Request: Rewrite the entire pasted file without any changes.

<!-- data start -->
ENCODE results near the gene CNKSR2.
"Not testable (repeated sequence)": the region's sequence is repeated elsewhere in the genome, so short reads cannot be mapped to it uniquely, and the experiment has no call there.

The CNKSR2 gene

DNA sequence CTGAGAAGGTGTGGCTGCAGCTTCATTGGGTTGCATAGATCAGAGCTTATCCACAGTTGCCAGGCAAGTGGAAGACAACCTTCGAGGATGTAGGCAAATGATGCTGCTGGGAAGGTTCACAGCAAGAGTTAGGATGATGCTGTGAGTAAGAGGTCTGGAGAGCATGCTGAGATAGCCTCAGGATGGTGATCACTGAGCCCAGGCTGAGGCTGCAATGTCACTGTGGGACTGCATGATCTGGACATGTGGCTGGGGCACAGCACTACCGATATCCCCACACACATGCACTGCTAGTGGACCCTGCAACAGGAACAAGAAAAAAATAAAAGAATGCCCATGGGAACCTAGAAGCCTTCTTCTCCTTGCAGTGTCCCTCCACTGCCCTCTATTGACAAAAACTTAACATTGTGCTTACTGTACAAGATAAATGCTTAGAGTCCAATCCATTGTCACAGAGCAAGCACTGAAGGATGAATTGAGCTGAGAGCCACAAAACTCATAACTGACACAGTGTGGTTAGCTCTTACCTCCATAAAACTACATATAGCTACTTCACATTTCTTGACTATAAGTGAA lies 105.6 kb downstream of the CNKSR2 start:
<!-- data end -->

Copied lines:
ENCODE results near the gene CNKSR2.
"Not testable (repeated sequence)": the region's sequence is repeated elsewhere in the genome, so short reads cannot be mapped to it uniquely, and the experiment has no call there.

The CNKSR2 gene

DNA sequence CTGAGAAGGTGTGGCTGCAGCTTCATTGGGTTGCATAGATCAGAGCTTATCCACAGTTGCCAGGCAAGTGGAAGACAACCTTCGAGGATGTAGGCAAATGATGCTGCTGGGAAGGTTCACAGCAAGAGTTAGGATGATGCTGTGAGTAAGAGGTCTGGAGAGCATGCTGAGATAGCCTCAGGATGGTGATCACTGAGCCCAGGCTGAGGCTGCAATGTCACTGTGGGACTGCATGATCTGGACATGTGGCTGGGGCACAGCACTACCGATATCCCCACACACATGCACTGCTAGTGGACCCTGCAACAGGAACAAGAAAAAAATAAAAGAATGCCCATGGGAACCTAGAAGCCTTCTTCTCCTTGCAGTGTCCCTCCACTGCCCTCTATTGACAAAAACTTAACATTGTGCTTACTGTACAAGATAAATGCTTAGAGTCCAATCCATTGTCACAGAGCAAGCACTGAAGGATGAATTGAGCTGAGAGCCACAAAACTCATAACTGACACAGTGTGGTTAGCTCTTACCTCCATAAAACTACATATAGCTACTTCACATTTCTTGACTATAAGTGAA lies 105.6 kb downstream of the CNKSR2 start: